[Article by Robbie Fraser]
It’s not easy to interview a city, but I’ve done my best. Two months ago I touched down in Thailand and soon made my way up north to Chiang Mai. This wasn’t my first trip to the country. I’ve been through the insanity that is Bangkok, a city that is home to over well over ten million. I’ve been to the breathtaking beaches and scattered tourist traps that make up Phuket, and even to a few small towns along the way. But Chiang Mai is something entirely unique. It’s that uniqueness that has the city on the verge of becoming a UNESCO creative city. The possibility of such a title is something the community here takes great pride in, a fact visible on the hundreds of roadside signs promoting the potential honor. If Chiang Mai is successful in its attempt to become an internationally recognized city of craft and folk art, it will join only four other cities in the world.
The primary factor in Chiang Mai’s ability to rise above the dozens of other cities vying for similar recognition is the fact that it sits at a cultural crossroad. If you spend enough time in the city, you will undoubtedly come across a few children in the intricate dress of the Lanna tribe. The Lanna are traditionally a hill people that were an independent nation until a few hundred years ago. Today, they have melded with mainstream society in many ways, but in many ways they remain proudly independent, careful to retain an art-focused culture that has persisted for centuries. They are most visible at the city’s night markets. Some are selling art, always handmade, and almost always incredible in its quality. Others are making art, performing it. Children dance while the smooth sound of drums and a bamboo flute drifts through hundreds of individual stands.
Robbie Fraser is an associate editor for Synchronized Chaos Magazine. Fraser may be reached at firstname.lastname@example.org.
As for the visual, one aspect dominates the landscape. Far removed from the coastal cities that have helped make Thailand a famous tourist destination, Chiang Mai is surrounded by hills and mountains that have taken on the surrounding rainforest. Atop one of these mountains in particular is a temple, known as Doi Suthep, which provides incredible views of the city as you stand eye level with the clouds. It’s one of dozens of notable temples in the city, with some dating back as far as seven hundred years.
Yet for all the opportunity provided for solemn introspection, Chiang Mai is ultimately a fun and engaging city. It is a widely held opinion in Thailand that the locals here in the north are simply nicer. I can’t say that I’ve encountered anything during my travels to suggest otherwise. Nothing illustrates this city’s playful nature better than its most famous festival, known as Songkran, which essentially consists of a city wide water fight during the height of summer. While the festival takes place in cities all over Thailand, people travel across the world to experience Songkran in Chiang Mai, where Thais and westerners (known locally as “firangs”) attack the city with water balloons and super soakers.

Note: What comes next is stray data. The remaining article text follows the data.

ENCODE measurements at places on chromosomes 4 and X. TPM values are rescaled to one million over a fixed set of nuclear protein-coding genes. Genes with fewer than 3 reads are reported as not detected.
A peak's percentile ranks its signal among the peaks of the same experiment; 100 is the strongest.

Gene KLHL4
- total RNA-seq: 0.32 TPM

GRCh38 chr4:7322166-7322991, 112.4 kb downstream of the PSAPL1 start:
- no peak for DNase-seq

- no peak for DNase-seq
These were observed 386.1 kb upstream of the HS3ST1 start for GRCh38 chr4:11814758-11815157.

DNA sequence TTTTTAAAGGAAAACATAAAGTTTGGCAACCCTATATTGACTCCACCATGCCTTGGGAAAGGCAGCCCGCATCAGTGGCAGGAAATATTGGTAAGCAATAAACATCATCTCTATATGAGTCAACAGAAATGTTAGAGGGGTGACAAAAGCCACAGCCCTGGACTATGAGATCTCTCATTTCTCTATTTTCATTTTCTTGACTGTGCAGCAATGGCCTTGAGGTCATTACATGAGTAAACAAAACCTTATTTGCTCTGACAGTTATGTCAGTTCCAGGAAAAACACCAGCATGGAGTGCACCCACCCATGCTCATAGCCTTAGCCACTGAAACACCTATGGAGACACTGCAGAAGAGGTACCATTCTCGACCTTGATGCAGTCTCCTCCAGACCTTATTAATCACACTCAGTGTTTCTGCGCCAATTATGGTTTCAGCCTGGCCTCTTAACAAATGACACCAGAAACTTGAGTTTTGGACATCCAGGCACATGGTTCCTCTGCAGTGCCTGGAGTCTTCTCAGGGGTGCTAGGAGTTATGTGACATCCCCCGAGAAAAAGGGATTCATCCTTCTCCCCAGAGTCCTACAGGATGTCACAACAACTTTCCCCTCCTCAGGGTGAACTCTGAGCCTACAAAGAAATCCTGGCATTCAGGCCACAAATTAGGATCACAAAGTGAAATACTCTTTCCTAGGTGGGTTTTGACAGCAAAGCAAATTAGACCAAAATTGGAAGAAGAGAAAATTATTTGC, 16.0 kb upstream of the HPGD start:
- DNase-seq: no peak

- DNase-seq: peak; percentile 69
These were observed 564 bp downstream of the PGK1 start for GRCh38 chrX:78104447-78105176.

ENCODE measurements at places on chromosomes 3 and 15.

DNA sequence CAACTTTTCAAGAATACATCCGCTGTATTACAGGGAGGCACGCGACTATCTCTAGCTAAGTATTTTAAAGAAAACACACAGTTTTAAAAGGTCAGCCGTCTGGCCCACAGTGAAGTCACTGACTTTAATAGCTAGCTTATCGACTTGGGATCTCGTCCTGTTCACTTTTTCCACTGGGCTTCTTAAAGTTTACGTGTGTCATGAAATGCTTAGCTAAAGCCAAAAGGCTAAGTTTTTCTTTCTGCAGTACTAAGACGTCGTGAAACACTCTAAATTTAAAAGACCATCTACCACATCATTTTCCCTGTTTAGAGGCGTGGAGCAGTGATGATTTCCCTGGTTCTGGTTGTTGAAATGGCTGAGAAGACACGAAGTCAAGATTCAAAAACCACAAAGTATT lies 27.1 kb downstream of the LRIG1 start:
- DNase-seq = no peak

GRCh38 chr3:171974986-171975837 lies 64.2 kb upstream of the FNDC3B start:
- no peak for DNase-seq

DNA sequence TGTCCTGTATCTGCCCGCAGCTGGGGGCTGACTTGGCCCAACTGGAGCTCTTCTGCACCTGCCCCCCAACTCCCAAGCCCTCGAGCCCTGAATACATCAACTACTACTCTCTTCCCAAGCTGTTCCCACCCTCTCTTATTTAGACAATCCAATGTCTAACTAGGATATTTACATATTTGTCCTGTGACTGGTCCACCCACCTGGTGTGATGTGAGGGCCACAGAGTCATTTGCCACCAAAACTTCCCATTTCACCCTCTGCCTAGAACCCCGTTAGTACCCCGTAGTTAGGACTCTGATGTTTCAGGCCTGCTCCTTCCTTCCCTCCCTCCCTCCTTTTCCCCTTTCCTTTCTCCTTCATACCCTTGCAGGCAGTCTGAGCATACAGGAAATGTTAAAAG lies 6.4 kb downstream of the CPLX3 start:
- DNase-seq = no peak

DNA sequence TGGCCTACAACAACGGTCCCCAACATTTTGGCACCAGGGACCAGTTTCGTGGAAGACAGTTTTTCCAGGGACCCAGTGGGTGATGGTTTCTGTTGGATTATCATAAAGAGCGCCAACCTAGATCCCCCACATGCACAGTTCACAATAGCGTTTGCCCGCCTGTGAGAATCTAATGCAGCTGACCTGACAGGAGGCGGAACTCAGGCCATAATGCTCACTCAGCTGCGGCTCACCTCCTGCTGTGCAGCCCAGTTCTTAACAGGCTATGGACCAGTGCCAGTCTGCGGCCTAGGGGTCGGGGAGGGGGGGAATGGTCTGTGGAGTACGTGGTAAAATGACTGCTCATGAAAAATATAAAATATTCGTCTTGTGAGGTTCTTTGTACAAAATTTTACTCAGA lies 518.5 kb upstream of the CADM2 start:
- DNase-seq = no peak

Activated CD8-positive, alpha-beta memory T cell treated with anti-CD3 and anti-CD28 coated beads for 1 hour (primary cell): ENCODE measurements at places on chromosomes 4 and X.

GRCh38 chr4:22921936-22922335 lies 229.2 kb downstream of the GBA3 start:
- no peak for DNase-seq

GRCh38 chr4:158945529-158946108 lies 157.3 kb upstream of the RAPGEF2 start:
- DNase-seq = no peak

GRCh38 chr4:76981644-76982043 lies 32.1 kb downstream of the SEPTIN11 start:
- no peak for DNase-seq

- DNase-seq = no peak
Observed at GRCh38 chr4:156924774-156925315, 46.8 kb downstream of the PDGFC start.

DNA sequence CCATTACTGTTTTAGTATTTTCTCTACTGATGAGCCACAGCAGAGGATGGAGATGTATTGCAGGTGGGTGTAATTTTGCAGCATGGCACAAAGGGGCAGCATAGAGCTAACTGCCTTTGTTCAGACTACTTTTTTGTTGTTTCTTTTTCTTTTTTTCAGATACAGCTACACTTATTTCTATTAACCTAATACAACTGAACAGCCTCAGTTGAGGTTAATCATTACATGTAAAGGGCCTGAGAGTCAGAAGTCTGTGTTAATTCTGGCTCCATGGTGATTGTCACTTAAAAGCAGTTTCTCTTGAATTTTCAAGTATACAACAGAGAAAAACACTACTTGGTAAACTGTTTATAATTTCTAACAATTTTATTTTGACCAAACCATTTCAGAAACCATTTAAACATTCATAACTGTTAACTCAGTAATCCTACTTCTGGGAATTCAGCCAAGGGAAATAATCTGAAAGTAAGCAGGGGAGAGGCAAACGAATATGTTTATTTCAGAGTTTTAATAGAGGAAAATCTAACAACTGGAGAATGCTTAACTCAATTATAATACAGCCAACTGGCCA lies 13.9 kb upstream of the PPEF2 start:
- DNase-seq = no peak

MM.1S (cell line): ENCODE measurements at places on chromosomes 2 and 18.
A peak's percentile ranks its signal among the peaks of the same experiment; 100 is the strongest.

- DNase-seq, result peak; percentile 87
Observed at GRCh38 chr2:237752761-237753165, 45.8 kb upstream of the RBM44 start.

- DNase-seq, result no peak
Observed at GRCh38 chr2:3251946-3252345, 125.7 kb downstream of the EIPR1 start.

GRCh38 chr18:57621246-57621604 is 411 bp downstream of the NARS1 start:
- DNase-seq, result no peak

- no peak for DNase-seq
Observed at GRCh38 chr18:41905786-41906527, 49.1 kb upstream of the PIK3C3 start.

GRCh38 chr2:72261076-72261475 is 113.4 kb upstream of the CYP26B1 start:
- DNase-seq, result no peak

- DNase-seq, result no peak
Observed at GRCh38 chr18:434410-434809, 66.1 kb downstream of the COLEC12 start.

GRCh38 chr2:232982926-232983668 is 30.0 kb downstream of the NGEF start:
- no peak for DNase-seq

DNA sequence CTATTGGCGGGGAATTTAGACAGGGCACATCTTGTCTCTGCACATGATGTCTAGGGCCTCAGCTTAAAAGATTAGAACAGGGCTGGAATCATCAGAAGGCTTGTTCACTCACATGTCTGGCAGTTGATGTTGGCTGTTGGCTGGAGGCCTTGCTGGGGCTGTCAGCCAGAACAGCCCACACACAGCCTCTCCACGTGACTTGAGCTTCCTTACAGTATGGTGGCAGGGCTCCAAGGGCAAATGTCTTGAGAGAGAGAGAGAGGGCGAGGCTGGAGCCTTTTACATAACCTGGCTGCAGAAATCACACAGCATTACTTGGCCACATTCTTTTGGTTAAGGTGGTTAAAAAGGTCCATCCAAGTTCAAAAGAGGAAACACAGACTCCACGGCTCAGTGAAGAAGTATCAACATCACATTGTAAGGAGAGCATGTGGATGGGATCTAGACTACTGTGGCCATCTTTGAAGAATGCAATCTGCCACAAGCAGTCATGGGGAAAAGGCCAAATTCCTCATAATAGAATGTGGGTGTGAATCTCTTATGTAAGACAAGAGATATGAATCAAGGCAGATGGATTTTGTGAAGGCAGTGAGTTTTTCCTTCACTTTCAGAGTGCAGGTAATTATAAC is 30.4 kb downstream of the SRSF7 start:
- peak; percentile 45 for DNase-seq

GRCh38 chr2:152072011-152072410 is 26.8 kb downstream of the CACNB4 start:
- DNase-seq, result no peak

In the end though, it’s the intangibles of the city that make it so inviting. Over the past decade Chiang Mai has become an increasingly popular spot for tourists. While it may not boast the beachfront resorts or sprawling shopping districts like some of the more traditional Thailand destinations, the numbers point to a definite pull on the rest of the world. It’s a pull centered on the fact that, yes, it is a city largely dependent on tourism and thus home to many of the associated accommodations, but it doesn’t always feel that way. It provides the opportunity to envelop yourself in Thai culture, while always taking a bit of comfort from the fact that you saw a 7/11 not too far away. It’s a place to lose yourself in a new culture, while never being asked to lose your own.
In the past two months I’ve had the honor of sharing meals with people I didn’t share more than three words of language with. I’ve packed into the back of pickups with ten different people hailing from ten different countries. I’ve mangled the Thai language in ways they probably never thought possible, and thus have become a certifiable master of charades. It’s easier when you know you’ll get a smile for the effort. Thailand is of course, the land of smiles. It’s easy to see why.